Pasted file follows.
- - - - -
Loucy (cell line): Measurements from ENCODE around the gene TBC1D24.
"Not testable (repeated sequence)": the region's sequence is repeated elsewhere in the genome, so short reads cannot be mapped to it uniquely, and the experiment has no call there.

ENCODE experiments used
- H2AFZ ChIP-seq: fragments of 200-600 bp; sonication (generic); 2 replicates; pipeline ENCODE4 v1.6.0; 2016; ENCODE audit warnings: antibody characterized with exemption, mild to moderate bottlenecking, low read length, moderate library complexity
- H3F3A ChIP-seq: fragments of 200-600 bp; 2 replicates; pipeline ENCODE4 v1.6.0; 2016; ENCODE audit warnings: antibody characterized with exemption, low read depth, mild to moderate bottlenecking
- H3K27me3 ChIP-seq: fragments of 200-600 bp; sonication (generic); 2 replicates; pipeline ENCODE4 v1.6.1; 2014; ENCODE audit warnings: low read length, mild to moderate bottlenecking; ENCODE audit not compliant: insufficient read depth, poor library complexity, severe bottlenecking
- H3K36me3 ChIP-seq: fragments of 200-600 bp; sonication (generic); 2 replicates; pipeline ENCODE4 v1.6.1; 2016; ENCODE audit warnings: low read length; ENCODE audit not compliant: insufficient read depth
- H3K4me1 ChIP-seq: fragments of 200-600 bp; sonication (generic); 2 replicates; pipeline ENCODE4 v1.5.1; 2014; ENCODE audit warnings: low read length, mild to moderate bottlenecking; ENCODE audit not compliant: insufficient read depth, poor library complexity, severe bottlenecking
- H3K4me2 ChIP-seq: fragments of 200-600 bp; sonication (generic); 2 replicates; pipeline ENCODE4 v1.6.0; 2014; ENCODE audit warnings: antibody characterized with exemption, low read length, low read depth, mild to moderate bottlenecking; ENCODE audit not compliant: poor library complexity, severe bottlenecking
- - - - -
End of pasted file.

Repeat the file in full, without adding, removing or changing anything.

Loucy (cell line): Measurements from ENCODE around the gene TBC1D24.
"Not testable (repeated sequence)": the region's sequence is repeated elsewhere in the genome, so short reads cannot be mapped to it uniquely, and the experiment has no call there.

ENCODE experiments used
- H2AFZ ChIP-seq: fragments of 200-600 bp; sonication (generic); 2 replicates; pipeline ENCODE4 v1.6.0; 2016; ENCODE audit warnings: antibody characterized with exemption, mild to moderate bottlenecking, low read length, moderate library complexity
- H3F3A ChIP-seq: fragments of 200-600 bp; 2 replicates; pipeline ENCODE4 v1.6.0; 2016; ENCODE audit warnings: antibody characterized with exemption, low read depth, mild to moderate bottlenecking
- H3K27me3 ChIP-seq: fragments of 200-600 bp; sonication (generic); 2 replicates; pipeline ENCODE4 v1.6.1; 2014; ENCODE audit warnings: low read length, mild to moderate bottlenecking; ENCODE audit not compliant: insufficient read depth, poor library complexity, severe bottlenecking
- H3K36me3 ChIP-seq: fragments of 200-600 bp; sonication (generic); 2 replicates; pipeline ENCODE4 v1.6.1; 2016; ENCODE audit warnings: low read length; ENCODE audit not compliant: insufficient read depth
- H3K4me1 ChIP-seq: fragments of 200-600 bp; sonication (generic); 2 replicates; pipeline ENCODE4 v1.5.1; 2014; ENCODE audit warnings: low read length, mild to moderate bottlenecking; ENCODE audit not compliant: insufficient read depth, poor library complexity, severe bottlenecking
- H3K4me2 ChIP-seq: fragments of 200-600 bp; sonication (generic); 2 replicates; pipeline ENCODE4 v1.6.0; 2014; ENCODE audit warnings: antibody characterized with exemption, low read length, low read depth, mild to moderate bottlenecking; ENCODE audit not compliant: poor library complexity, severe bottlenecking